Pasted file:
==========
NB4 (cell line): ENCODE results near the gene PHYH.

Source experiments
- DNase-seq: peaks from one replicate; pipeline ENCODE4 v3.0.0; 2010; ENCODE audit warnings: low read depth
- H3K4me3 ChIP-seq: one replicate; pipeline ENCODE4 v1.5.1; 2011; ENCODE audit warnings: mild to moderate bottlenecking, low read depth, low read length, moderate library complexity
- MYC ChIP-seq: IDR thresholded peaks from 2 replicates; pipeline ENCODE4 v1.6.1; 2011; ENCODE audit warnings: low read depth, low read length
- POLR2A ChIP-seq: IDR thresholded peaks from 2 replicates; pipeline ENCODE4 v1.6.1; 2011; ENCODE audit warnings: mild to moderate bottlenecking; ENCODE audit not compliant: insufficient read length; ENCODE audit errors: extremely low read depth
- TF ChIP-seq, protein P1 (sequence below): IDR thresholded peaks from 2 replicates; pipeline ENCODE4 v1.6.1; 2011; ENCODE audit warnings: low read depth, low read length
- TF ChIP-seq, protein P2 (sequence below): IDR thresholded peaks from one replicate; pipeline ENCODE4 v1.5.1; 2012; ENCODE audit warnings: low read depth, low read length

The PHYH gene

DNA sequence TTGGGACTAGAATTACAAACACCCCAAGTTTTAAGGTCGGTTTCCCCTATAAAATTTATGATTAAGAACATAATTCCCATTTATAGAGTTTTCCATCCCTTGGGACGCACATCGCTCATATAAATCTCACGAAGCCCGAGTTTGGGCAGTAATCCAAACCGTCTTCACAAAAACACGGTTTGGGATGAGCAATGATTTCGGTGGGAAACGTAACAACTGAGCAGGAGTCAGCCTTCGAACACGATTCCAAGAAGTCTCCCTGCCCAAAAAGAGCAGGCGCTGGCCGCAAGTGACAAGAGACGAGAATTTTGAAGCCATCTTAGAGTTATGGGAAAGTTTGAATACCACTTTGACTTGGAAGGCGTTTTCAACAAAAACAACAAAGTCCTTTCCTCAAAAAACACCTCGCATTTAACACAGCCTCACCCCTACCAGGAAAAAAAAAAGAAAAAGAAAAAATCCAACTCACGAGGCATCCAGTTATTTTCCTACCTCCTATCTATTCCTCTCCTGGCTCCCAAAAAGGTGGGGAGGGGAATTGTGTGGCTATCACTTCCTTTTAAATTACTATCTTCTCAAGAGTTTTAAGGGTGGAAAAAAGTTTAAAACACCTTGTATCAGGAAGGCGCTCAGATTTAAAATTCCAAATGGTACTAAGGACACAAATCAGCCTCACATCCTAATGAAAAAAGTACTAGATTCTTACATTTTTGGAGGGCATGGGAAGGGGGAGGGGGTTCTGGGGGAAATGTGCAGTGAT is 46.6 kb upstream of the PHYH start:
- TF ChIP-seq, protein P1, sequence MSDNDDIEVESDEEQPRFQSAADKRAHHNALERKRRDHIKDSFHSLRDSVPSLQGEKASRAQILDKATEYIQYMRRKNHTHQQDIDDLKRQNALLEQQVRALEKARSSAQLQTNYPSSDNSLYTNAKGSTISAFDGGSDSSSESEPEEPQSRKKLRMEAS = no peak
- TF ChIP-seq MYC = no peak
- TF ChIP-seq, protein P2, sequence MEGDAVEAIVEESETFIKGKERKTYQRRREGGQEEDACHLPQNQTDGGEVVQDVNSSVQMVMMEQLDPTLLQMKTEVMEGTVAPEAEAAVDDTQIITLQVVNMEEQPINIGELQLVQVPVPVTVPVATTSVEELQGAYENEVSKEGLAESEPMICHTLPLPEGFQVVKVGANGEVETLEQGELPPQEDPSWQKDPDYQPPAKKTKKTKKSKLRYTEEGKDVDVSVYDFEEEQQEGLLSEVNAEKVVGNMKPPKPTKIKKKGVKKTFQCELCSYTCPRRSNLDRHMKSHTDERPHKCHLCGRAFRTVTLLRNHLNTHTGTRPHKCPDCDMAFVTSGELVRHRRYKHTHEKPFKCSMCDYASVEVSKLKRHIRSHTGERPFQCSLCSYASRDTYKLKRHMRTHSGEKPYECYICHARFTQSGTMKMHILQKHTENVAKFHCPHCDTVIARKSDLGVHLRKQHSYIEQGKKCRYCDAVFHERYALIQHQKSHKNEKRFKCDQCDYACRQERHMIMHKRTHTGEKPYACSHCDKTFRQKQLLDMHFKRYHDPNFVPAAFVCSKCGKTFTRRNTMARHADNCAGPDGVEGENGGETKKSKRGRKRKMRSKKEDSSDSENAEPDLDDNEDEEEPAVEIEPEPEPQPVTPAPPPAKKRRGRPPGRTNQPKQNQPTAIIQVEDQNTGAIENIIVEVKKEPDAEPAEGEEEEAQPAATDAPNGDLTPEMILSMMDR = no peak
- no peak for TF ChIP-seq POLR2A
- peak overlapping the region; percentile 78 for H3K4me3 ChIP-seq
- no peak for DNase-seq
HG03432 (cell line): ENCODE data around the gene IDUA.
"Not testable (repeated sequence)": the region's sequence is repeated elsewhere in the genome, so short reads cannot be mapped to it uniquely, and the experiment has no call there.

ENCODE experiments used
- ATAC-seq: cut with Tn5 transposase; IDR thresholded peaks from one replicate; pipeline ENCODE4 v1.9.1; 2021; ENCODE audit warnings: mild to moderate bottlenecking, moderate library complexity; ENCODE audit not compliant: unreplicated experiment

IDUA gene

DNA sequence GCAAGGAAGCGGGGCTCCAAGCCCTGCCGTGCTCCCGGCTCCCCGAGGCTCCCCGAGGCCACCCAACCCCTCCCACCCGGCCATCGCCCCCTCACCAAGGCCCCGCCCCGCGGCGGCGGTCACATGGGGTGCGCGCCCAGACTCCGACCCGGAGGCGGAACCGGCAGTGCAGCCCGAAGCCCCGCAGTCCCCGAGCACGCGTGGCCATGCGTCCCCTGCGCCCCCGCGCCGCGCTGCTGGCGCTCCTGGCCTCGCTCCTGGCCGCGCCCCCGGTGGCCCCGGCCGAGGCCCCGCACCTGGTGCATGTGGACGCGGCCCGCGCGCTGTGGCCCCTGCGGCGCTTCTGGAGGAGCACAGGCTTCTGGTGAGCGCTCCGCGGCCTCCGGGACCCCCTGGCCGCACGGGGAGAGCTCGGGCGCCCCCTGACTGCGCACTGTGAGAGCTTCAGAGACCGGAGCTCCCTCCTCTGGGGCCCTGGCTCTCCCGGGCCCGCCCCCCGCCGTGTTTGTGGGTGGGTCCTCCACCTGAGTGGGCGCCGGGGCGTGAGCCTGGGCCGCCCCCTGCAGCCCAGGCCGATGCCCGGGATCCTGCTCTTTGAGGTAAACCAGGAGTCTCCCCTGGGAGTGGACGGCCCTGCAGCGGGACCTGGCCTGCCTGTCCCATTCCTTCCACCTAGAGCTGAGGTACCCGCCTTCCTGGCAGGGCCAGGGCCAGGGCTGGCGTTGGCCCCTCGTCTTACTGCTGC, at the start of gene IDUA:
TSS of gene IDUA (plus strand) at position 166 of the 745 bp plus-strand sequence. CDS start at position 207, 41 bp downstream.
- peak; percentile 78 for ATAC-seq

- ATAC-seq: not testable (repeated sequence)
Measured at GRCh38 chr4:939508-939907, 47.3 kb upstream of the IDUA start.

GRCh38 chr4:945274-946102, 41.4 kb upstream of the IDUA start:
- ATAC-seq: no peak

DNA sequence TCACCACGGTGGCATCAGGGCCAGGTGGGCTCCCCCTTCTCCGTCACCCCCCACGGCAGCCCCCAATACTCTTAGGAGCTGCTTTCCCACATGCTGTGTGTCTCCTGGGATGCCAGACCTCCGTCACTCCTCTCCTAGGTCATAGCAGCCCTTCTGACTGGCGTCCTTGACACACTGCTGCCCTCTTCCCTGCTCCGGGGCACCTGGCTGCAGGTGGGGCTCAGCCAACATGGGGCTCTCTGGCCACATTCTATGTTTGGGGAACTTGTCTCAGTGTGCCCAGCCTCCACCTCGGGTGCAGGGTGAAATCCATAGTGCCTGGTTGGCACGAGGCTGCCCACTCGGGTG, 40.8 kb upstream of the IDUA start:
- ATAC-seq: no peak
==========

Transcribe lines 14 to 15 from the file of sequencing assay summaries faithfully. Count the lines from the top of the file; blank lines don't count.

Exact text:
- no peak for TF ChIP-seq POLR2A
- peak overlapping the region; percentile 78 for H3K4me3 ChIP-seq